Pick one. Any one. You can save a life.
By: Alyssa Elbogen
Did you know that how you feel on the inside affects how you act on the outside? When you’re upset, your body feels and looks differently. You may get hot, become stiff or adopt certain facial expressions – sometimes in an instant.
This relates to a phenomenon called “emotional eating.” When one is in a great mood, one is more likely to reach for a quality, nutritious plate of food. When one is in a bad mood, one is more likely to reach for something unhealthy.
Help your family transition to and thrive on healthy food. Here are four
Take a Break from Emotional Eating
How? First, cultivate awareness. Emotional eating is incredibly common. Yet stuffing our emotions down our throats will actually make us feel heavier and our emotions harder to bear.
If you want a breakfrom this type of eating, begin by stating: “I know this is emotional eating that I’m doing – but I’m going to do it anyway.” And then – ENJOY what you’re eating! Instead of disconnecting from the emotions andthe food you’re inviting into your body, choose to embrace the situation. Focus on the taste and on the nostalgia that food triggers for you. Note the ingredients in what you’re eating – which your body was craving. That is the first important step – recognition.
Eventually, move to treating emotional eating as an exercise in self-mastery: Say, ‘Instead of indulging in emotional eating, I’m going to choose to actually think about this situation. I’m going to talk to someone about it, or write about it, or draw it out. I’m going to deal more directly with what I’m feeling and I am notgoing to push my emotions deep down inside of my physical body. I do not want to do that. I want to face this.’
No Need to Rush
On the go? Feel like you need to grab something to sip as you walk or bite as you drive? Ultimately, you may be doing yourself a disservice.
Given our relatively speedy lifestyles, this type of ingestion can be quite common. When you’re “on the go”, you’re likely to grab something all too convenient, easy because it’s available. Even though you know this sort of eating isn’t good for you, you believethat you need it – to start your day or to be able to keep going.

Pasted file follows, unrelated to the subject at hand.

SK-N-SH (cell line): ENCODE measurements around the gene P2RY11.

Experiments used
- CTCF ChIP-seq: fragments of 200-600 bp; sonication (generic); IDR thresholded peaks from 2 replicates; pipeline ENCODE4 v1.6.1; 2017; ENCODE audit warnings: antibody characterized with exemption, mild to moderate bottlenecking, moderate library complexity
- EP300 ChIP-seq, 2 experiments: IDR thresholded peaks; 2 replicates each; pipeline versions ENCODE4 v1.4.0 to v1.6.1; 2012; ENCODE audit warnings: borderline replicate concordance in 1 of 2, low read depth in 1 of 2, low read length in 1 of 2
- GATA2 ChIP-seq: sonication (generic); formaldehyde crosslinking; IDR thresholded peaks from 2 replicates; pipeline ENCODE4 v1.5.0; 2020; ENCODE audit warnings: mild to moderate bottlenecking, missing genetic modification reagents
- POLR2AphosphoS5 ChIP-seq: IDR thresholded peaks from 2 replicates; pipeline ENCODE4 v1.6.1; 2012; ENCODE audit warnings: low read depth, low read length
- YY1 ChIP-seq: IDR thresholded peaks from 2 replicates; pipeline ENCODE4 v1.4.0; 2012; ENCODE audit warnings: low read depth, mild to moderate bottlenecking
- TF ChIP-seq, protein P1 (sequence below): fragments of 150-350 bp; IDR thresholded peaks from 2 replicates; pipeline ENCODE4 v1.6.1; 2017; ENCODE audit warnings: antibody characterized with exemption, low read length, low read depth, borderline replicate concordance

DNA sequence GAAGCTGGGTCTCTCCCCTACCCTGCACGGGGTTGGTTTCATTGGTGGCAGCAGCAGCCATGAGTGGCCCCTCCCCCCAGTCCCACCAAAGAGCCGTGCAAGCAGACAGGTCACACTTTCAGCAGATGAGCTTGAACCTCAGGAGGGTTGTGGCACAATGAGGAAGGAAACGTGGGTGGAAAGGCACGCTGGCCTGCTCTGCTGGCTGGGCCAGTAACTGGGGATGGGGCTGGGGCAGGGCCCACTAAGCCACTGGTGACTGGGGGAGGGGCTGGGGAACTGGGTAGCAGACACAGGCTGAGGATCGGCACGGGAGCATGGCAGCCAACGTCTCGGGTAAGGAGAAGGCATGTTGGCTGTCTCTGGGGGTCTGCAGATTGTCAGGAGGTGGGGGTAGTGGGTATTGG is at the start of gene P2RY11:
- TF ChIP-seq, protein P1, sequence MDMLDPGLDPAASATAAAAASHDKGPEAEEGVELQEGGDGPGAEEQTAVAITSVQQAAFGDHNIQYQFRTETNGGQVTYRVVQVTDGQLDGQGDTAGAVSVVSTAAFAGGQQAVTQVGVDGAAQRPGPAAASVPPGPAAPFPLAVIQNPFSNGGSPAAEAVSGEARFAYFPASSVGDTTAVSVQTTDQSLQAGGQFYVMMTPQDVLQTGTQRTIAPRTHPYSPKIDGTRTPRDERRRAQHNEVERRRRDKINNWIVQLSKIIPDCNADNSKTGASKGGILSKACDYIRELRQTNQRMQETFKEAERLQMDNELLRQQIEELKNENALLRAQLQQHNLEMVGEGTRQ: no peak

This mentality is natural and it’s not the end of the world. The main thing is to be kind to yourself, or as my grandma always advises:Take Good Care of Yourself!
Tip:Buy a good thermos and prepare delicious healthy drinks to take with you; tea, shakes, soup! Pack healthy snacks, like trail mixes & produce. You’ll be doing yourself and the environment a great service.
It’s finally hot outside and we want something cold to eat. Here are my all-natural recommendations:
Freeze grapes, pieces of banana, or your chosen favorite fruit. Blend them if you wish. Add spices or nut/seed butters if you like. Stay away from refined white sugar and overly processed, overly sweetened or overly-preserved foods. Let’s invest in our personal health and in the health of our loved ones by only bringing natural goodness into our homes.
Means Going Organic
Conventionalproduce contains pesticides and herbicides. It has also been shown to contain significantly less nutrients than organic produce. Because it’s been sprayed throughout the growing process, washing or peeling conventional produce doesn’t help much. Besides, the peel is supposed to be the most nutritious part!
Where to start? First things first. Check out the “Dirty Dozen” list, which details the produce that you should buy in organic strictly fashion. For the best prices, focus on the produce that is in season and therefore in abundance and in-budget. You’ll feel better, your body will be better nourished and you’ll be aiding your overall detoxification process. What’s more, you’ll be paving a revolutionary, more vibrant culture for your family and community.
Creating a healthy food environment is a worthwhile effort. Watch and see – you will be thanked for it!